And leading things off this Wednesday, January 18th, a mystery, one of the biggest in the history of aviation may go unsolved. The underwater search for Malaysia Airlines Flight 370 has been called off. On March 8, 2014, the flight left Kuala Lumpur and headed for Beijing, China. It had 239 people onboard.
At some point during the journey, military radar indicated that the plane changed course and headed west. Investigators believe it eventually turned south, toward the southern Indian Ocean. After that, the trail went cold. A few pieces of the plane have washed up on islands near the east coast of Africa. But despite years of searching 46,000 square miles and spending millions of dollars, no one knows what happened to the plane. Its black box, its flight data recorder may hold some answers, but it's missing with the flight.
And Malaysia, China, and Australia, the three countries leading the search announced yesterday they were suspending it. They said the decision was not made lightly or without sadness.
But a group that represents family members of the flight's passengers says stopping it at this stage is nothing short of irresponsible.
RACHEL CRANE, CNN CORRESPONDENT: Following a plane crash, the search for survivors always comes first. But just as important is a search for answers, the why and the how. Often, those answers are found in a black box.
SUBTITLE: What is a black box?
CRANE: Since the '60s, all commercial airplanes have been required to have one on board. Now, the name is a little misleading because they're actually orange. And when we're talking about a black box, we're talking about two different boxes — one being the cockpit voice recorder, the other being the flight data recorder. Together, they weigh anywhere between 20 to 30 pounds, and they have to be crash-proof.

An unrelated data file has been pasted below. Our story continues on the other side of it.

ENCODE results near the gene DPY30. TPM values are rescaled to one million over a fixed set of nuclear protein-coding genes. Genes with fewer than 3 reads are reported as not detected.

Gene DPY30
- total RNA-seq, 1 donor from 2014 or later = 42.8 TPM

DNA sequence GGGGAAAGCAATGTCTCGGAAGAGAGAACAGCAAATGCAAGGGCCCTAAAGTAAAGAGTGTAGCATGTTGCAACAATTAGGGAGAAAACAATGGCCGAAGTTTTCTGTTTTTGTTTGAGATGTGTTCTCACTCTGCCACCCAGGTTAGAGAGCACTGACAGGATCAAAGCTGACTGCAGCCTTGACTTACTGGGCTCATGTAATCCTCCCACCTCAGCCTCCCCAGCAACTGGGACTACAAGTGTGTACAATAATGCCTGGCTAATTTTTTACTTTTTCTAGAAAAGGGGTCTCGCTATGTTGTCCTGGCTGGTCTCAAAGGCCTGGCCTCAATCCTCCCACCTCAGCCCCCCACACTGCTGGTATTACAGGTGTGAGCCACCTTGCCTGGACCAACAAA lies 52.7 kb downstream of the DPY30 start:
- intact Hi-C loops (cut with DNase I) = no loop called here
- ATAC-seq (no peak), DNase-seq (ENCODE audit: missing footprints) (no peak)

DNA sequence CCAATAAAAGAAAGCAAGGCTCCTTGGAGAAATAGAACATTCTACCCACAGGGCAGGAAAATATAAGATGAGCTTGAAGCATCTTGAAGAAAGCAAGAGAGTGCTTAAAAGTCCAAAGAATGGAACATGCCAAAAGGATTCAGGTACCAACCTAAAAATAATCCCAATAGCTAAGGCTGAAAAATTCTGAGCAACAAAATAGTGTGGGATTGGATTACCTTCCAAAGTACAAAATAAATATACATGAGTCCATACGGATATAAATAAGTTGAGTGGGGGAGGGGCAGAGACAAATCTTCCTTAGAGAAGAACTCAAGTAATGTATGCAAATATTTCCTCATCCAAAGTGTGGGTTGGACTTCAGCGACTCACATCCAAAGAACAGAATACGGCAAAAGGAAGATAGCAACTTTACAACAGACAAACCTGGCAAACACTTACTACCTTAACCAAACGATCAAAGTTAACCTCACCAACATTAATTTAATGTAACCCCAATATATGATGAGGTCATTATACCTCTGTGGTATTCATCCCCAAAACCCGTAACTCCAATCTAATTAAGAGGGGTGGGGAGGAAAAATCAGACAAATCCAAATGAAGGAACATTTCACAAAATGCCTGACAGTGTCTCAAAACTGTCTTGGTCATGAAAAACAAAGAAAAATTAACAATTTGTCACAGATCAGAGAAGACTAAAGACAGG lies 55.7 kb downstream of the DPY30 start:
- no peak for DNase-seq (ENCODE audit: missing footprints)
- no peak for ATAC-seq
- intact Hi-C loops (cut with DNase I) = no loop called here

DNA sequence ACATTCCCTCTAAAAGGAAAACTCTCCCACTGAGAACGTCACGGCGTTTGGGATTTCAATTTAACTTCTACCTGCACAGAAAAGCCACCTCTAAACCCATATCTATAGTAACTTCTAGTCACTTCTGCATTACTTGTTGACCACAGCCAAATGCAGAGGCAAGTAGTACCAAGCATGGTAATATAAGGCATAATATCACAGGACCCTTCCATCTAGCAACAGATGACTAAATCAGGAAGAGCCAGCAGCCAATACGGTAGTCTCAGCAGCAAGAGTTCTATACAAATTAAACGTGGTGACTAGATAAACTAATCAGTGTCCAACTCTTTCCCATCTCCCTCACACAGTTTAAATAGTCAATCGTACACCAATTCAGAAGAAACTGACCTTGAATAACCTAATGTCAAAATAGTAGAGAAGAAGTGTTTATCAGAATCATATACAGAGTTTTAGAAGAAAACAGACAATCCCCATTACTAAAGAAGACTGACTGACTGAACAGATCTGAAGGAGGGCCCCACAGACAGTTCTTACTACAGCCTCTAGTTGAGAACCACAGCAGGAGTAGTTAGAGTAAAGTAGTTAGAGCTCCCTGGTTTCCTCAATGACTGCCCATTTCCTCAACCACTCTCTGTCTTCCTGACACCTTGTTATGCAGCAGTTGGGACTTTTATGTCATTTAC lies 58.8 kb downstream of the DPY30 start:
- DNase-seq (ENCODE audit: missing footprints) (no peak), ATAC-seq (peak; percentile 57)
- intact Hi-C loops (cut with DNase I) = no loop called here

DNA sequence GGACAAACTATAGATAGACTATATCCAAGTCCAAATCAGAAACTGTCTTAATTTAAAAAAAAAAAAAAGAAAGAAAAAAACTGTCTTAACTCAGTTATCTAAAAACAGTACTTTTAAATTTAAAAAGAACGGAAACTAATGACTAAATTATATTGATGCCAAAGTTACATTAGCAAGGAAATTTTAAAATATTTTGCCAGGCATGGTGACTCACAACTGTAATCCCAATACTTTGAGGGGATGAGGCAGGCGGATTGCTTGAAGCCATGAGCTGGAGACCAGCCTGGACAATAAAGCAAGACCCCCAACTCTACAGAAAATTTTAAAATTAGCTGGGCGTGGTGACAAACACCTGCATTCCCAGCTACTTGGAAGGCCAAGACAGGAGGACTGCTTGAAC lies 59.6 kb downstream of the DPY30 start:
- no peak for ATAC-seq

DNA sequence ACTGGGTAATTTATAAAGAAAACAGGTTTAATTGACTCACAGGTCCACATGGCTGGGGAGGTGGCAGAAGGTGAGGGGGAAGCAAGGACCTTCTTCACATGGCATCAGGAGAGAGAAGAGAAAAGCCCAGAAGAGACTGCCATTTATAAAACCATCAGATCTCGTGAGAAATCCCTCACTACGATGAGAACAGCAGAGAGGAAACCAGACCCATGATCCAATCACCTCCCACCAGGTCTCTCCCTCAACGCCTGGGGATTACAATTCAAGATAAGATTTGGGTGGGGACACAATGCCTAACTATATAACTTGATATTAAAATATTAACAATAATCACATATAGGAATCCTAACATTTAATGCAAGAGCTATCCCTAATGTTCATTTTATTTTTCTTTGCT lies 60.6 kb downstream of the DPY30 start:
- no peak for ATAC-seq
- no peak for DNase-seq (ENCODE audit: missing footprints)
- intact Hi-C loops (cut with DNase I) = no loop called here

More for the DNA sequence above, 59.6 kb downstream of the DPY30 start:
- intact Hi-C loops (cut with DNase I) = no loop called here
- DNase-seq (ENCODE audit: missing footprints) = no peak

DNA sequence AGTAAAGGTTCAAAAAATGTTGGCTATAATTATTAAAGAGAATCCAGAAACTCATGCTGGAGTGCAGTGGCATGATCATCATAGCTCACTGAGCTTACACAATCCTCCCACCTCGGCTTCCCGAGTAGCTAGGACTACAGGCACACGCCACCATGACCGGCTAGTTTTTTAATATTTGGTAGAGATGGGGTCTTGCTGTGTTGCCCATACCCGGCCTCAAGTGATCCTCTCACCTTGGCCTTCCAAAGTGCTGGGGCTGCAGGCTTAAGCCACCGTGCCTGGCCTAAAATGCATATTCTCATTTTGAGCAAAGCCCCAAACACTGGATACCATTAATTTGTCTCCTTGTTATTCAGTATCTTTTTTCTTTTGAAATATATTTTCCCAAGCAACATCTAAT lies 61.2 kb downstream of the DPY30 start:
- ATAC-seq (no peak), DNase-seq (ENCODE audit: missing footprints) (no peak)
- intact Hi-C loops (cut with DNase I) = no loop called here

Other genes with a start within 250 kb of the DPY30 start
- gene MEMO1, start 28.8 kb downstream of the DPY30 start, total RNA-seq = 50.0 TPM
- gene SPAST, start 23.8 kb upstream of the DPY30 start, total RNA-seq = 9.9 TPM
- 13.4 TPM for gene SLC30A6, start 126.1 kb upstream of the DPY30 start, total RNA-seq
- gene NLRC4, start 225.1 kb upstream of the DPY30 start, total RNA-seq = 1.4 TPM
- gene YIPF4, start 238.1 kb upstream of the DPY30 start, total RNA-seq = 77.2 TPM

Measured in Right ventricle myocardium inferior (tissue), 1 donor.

Black boxes can survive just about anything: temperatures up to 2,000 degrees Fahrenheit for an hour, forces that are 3400 Gs. Now, that's 3400 times the force of gravity. They're waterproof and they can save recorded data for two years. And it's a lot of data.
The cockpit voice recorder records that crew's conversation and background noise. By listening to the ambient sounds in the cockpit before a crash,experts can determine if the stall took place, the RPMs of the engine and the speed of which the plane was traveling. When these sounds are cross-referenced with ground control conversations, they can even help searches locate a crash site.
Then, there's the flight data recorder. It gathers 25 hours of technical data from airplane sensors, recording several thousand discreet pieces of information. Data about the airspeed, altitude, pitch, acceleration, roll, fuel, and the list goes on and on.
But to make sense of the data, first, you have to find it. Not an easy thing to do when a plane crashes into the ocean.
Both black box components are outfitted with underwater locator beacons, which self-activated the moment they come into contact with water. They sent pings once per second to signal their location and can transmit data from as deep as 20,000 feet for up to 30 days, when their batteries then run out.
But on land, there's no such pinging to help guide the search. Investigators have to sift through the wreckage until they find it.